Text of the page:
Behind the wall of secrecy: Escape from Camp 14
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By Jim Treadway
A packed house heard the touching and frightening story of Shin Dong-hyuk at the Frontline Club, told in Blaine Harden’s recently published book Escape from Camp 14: One man’s remarkable odyssey from North Korea to freedom in the West.
Shin Dong-hyuk is one of only three known prisoners to have escaped from North Korean prison camps over the last half century (he did so five years ago), and he is the only escapee to have been born and spent his entire life in a camp. His parents were inmates paired up with the intent of breeding the most productive labor possible. A slim, strong-jawed 28-year-old about 5’7’’in height, Shin Dong-hyuk sat in a smart grey suit and shared his story with composure, nodding solemnly to each point his interpreter shared, his manner occasionally bubbling forth with a moving, energetic sincerity.
“You’re supposed to be dead,” he recalled guards telling him as grew up. The only redemption for criminals’ children, they told him, was hard work. “My only care was to meet quotas, with no mistakes,” he related, his foreshortened middle finger marking the time as a boy when he dropped a sewing machine and had the top of the finger amputated as punishment.
In camp, one thing motivated Shin Dong-hyuk above all else, food. Some corn and cabbage with a bit of salt comprised every meal of every day, and it turned him into “one of the mean people who betrayed others in camp… to get more food,” he admitted. In the end, his sole inspiration for daring to escape was “the thought of spending one single day with a full belly.”
The most disturbing memory Shin Dong-hyuk shared was of his mother’s death. Raised more by prison guards than by his parents, he had had it drilled into him that any mention of escape would be punished by execution, and even that failing to report others’ mentioning of escape would be punished with death as well.
One night while visiting his mother, a 13-year-old Shin Dong-hyuk overheard her and Xin’s brother mention escaping. His heart pounded at the sound of the word, and he urgently sought a friend’s council about what to do. They decided he should tell the authorities. He later watched from a crowd as his mother was hanged and his brother was shot.
Shin Dong-hyuk remembered his mother looking into the crowd and meeting his eyes before her hanging. He looked away, disgusted at her for betraying him by conspiring to escape. Only in the last few years has he begun to feel and try to reconcile a sense of guilt in the affair. But at the time, he had simply done what he had been taught his entire life was the right thing to do.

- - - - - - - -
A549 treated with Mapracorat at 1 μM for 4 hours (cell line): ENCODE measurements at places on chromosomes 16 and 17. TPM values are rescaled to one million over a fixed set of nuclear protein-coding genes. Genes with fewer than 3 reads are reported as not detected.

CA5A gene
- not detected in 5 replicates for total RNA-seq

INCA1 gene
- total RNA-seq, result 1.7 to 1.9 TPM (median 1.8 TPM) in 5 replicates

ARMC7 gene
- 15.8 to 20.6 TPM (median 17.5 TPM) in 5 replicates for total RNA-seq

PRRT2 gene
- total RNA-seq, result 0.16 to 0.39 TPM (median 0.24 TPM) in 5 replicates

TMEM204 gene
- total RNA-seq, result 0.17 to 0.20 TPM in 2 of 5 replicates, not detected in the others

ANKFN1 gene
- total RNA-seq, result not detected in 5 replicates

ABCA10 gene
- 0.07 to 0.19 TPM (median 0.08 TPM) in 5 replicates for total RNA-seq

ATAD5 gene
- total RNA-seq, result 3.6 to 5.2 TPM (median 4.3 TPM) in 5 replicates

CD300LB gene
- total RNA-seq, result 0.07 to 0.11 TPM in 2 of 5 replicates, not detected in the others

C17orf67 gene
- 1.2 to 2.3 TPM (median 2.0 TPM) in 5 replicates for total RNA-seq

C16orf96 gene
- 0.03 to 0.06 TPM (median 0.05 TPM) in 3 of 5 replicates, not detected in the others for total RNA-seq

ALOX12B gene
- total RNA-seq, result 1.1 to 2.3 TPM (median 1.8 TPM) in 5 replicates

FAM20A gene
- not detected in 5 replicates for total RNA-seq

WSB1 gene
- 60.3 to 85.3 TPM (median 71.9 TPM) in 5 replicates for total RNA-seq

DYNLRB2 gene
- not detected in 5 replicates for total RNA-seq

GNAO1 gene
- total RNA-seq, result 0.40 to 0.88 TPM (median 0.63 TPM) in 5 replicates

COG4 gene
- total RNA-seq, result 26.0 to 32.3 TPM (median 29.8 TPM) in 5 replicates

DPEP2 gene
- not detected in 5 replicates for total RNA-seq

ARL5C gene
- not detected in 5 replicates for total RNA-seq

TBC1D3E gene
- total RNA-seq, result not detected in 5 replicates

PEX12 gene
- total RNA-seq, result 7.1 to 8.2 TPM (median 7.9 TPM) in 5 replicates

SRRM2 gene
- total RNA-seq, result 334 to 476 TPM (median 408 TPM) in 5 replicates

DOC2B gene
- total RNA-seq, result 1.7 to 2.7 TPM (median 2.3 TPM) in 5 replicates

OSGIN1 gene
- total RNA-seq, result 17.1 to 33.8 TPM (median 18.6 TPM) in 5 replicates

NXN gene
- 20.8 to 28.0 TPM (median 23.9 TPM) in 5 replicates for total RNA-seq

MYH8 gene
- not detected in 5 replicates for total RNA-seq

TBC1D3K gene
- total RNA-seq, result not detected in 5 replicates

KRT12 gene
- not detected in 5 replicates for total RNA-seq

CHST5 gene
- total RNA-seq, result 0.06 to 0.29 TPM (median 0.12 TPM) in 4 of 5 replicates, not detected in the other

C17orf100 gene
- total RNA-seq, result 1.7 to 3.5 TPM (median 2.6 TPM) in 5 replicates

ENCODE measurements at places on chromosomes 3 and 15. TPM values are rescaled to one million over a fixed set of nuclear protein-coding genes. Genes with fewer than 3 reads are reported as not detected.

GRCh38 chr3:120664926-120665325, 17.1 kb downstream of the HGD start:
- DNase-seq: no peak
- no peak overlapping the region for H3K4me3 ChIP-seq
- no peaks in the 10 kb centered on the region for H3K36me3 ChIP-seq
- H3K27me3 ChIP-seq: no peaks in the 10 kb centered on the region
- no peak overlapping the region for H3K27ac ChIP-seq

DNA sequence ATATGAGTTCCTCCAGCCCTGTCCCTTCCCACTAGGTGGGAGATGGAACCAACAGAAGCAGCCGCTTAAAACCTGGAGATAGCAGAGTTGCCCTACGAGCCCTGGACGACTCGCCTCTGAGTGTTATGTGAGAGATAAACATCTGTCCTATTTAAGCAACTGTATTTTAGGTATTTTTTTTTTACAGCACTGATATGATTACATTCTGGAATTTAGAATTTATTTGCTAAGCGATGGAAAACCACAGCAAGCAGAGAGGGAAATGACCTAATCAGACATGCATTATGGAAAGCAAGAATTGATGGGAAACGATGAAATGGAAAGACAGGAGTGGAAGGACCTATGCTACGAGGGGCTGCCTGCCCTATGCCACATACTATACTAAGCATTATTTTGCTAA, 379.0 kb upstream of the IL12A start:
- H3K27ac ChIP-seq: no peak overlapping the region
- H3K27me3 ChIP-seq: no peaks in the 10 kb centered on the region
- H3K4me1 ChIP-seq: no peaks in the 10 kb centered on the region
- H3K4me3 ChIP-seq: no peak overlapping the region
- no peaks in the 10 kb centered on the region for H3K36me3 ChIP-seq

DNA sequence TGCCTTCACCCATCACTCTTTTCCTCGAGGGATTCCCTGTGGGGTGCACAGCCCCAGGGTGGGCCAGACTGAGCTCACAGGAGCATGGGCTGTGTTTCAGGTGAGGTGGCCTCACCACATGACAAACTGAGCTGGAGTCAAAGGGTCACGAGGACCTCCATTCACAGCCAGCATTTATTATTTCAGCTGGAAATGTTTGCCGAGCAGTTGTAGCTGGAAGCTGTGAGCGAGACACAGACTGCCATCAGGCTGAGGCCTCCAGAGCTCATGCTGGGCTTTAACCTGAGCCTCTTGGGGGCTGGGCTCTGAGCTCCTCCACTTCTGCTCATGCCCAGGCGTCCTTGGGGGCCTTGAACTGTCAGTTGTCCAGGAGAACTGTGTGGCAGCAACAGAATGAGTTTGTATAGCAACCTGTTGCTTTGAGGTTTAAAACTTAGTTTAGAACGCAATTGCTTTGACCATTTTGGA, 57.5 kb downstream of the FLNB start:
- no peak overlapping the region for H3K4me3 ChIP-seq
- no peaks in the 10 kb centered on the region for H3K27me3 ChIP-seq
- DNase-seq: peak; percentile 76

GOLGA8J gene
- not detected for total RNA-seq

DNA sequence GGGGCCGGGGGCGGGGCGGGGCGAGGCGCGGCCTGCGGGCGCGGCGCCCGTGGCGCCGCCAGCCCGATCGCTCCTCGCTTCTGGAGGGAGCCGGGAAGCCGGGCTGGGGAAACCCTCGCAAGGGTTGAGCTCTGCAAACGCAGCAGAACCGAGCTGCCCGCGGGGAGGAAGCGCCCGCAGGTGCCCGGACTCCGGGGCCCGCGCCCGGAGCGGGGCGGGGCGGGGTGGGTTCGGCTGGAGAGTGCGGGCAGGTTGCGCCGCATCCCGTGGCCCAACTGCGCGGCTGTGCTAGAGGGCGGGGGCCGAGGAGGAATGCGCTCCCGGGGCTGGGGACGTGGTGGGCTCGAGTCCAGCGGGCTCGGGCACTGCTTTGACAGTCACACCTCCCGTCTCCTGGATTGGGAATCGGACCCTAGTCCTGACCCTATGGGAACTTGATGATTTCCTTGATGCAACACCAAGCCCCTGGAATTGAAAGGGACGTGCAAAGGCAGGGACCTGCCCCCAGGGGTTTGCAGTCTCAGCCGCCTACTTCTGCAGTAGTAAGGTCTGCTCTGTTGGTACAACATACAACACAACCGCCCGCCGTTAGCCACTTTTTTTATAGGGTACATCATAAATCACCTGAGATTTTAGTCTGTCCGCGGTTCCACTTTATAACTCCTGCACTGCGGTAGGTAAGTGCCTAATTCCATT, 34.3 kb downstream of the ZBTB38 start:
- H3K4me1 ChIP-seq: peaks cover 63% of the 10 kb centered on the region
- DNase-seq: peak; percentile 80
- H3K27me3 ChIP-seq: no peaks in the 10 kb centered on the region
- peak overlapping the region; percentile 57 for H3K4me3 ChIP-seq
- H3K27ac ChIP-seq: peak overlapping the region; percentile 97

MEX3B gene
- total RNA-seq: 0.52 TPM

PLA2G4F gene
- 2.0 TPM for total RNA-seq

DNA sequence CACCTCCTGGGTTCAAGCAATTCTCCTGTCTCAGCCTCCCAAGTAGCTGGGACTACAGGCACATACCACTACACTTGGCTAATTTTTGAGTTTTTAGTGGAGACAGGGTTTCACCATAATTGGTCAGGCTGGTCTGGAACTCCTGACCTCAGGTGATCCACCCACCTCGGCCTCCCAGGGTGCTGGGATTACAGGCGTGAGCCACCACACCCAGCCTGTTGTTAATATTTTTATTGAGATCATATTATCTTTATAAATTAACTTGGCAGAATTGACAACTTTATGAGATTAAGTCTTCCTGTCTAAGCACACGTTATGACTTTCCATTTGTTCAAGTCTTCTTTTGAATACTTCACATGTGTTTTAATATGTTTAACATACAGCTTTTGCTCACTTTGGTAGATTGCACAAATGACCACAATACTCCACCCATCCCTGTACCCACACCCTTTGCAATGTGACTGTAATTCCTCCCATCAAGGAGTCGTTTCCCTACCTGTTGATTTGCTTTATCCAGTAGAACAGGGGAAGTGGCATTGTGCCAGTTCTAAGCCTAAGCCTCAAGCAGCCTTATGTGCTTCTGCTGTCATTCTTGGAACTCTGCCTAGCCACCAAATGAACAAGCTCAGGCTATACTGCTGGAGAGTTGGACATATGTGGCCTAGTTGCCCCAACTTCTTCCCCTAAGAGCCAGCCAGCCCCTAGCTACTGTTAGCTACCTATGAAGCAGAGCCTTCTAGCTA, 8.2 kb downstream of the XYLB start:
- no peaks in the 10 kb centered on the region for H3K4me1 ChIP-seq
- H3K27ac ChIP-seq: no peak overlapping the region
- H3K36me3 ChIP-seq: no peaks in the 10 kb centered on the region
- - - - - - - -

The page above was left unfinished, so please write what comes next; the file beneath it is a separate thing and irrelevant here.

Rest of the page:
Shin Dong-hyuk finds purpose today in Christianity, sharing his story, and leading a monthly webcast attended by other North Korean refugees. When an audience member asked what he wanted for his country, he rejected the goal of democracy. “Every country claims to be a democracy,” he observed to an audience that chuckled in acknowledgment, “including North Korea.” He simply wished for freedom.
In a world where North Korean diplomats end meetings at any mention of these prison camps or human rights abuses in the country, the prospects of the 200,000 inmates that still live in these camps today, let alone the 24 million citizens for whom “even the slightest mistake” can land them in jail as well, appear dim.
Meanwhile, as Harden pointed out, an international media that fixates on goose-stepping soldiers, the “funny appearance” of Kim Jong-il or his son, or the latest round of nuclear weapon saber-rattling, and which passes these stories off as “the news” about North Korea, misses the reality and detail of millions of North Koreans suffering unimaginable degradation under totalitarianism.
Psychologists have noted a profound distrust and paranoia in North Korean refugees, a natural result of the lives they have been conditioned to live. Harden said that journalists have had an especially hard time encouraging North Koreans to share their experiences. Gradually, however, he and Shin Dong-hyuk have built each other’s trust. Harrowing as his story is, whether you believe it or not, what can be done to rectify it – as Shin Dong-hyuk put it a few times during the evening: “that is for you to decide.”